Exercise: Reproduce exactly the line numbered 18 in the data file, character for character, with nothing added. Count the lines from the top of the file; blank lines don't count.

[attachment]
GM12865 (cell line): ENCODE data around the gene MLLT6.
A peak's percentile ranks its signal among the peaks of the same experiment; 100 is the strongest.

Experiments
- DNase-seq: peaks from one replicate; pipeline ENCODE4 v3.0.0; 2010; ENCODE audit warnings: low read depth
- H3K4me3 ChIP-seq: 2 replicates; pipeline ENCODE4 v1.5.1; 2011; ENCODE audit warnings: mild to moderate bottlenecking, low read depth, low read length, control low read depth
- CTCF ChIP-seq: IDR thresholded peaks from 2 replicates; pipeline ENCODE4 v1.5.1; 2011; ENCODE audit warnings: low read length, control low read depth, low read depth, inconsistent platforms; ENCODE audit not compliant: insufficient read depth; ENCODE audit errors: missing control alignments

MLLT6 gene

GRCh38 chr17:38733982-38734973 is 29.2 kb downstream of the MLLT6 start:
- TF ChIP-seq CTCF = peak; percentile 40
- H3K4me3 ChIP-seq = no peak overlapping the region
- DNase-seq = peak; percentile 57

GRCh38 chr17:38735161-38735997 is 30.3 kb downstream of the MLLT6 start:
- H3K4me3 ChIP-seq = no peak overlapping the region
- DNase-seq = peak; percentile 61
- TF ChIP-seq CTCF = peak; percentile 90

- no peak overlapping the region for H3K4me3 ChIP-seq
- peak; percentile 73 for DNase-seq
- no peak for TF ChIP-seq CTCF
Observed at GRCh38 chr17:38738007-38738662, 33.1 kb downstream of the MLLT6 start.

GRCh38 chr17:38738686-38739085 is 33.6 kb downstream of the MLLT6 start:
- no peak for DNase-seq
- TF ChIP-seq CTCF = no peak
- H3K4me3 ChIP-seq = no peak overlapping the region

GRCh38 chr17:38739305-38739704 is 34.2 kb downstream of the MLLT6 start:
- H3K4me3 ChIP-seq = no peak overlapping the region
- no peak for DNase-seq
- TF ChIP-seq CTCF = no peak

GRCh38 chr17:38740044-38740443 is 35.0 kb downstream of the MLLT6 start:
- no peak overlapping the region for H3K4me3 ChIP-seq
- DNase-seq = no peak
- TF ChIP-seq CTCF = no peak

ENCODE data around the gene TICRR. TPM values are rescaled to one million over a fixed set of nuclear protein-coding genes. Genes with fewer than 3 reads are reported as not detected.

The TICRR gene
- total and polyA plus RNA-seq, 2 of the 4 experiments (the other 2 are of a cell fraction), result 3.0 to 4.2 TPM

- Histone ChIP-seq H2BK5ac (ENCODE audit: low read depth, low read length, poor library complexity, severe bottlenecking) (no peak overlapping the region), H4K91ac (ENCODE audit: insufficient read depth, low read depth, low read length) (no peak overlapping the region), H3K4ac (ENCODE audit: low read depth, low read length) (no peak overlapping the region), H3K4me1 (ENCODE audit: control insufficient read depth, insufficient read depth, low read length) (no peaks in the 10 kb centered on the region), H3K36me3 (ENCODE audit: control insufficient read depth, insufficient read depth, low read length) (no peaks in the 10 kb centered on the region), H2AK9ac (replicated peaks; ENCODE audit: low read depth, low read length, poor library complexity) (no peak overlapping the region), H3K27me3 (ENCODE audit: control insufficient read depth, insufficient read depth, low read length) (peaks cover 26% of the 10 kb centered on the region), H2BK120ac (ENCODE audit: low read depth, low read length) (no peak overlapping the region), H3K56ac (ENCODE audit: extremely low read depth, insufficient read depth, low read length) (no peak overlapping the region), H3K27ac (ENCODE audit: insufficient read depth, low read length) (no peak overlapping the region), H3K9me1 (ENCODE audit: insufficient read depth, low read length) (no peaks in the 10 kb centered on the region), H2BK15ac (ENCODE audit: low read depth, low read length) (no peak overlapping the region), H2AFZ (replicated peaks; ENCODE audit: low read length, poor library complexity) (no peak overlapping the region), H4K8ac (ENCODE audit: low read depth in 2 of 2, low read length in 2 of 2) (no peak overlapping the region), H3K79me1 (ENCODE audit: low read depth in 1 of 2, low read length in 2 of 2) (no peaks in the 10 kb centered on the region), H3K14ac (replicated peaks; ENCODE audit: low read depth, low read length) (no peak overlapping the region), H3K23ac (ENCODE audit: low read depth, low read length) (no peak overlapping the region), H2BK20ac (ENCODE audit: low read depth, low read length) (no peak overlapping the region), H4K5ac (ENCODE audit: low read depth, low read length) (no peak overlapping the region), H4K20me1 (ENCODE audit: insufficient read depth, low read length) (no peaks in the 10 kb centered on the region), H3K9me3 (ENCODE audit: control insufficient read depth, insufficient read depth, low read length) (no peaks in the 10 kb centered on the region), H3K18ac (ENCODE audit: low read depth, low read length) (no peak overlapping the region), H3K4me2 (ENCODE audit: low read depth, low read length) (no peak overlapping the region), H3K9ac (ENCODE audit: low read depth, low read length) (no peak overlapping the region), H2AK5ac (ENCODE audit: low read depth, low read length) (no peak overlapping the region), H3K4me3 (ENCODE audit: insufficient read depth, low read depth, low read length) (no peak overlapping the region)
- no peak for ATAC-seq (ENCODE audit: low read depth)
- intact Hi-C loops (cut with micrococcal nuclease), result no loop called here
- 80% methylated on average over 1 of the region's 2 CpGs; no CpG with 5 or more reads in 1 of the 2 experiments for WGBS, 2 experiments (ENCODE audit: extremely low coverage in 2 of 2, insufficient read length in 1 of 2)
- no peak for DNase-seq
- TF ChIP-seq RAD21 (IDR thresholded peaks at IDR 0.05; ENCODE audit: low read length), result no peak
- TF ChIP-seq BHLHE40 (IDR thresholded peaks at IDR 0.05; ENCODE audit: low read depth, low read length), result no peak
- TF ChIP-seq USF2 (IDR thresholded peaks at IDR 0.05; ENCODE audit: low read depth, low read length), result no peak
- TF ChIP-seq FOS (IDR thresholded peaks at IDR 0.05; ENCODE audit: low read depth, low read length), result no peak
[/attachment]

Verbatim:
- no peak for TF ChIP-seq CTCF